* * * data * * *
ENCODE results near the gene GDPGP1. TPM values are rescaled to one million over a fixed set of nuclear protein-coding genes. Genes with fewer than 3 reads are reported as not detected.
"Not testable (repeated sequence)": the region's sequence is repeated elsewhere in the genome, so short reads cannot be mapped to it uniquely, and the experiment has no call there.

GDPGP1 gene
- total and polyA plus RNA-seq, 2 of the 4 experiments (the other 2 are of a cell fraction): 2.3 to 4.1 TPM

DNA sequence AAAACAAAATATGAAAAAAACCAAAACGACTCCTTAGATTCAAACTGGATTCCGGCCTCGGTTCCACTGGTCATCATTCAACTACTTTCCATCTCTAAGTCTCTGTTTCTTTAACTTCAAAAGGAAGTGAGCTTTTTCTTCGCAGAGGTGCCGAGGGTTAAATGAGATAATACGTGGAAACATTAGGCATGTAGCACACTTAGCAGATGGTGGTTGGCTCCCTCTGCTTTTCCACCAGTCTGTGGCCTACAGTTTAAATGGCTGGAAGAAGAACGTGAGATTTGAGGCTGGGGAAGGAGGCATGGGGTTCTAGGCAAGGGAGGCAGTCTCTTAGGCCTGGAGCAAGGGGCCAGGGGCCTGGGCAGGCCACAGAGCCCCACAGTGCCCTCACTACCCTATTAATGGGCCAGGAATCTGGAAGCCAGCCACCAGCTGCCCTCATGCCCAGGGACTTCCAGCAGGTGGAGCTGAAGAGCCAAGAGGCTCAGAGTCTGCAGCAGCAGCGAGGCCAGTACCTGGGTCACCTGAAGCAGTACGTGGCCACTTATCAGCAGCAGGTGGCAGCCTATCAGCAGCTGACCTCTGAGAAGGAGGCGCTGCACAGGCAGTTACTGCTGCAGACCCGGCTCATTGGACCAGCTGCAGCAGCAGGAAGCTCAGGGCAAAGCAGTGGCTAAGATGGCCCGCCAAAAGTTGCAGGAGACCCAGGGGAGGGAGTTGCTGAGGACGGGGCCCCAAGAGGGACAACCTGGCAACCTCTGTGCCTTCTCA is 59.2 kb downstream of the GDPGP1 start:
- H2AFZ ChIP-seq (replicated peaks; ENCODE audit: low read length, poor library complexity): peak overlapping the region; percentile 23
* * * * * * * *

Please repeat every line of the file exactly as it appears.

ENCODE results near the gene GDPGP1. TPM values are rescaled to one million over a fixed set of nuclear protein-coding genes. Genes with fewer than 3 reads are reported as not detected.
"Not testable (repeated sequence)": the region's sequence is repeated elsewhere in the genome, so short reads cannot be mapped to it uniquely, and the experiment has no call there.

GDPGP1 gene
- total and polyA plus RNA-seq, 2 of the 4 experiments (the other 2 are of a cell fraction): 2.3 to 4.1 TPM

DNA sequence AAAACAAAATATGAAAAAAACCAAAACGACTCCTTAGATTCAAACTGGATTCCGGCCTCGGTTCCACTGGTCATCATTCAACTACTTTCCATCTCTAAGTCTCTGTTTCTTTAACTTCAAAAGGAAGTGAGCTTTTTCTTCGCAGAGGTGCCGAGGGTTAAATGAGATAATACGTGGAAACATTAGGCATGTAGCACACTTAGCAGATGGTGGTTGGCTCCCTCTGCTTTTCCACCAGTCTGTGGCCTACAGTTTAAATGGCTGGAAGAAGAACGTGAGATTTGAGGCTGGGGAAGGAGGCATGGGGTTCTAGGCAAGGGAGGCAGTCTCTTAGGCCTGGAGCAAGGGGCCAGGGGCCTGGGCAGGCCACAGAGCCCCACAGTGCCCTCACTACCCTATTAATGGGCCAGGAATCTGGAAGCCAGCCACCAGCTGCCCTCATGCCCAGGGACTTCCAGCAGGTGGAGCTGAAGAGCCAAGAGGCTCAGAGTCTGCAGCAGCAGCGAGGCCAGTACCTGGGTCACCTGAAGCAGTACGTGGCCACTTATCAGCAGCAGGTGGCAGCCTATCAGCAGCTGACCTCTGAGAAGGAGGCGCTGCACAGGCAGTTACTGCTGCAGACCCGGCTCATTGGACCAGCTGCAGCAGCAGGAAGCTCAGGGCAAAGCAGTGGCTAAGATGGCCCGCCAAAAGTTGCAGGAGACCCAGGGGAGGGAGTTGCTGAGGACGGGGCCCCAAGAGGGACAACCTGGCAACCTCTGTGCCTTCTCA is 59.2 kb downstream of the GDPGP1 start:
- H2AFZ ChIP-seq (replicated peaks; ENCODE audit: low read length, poor library complexity): peak overlapping the region; percentile 23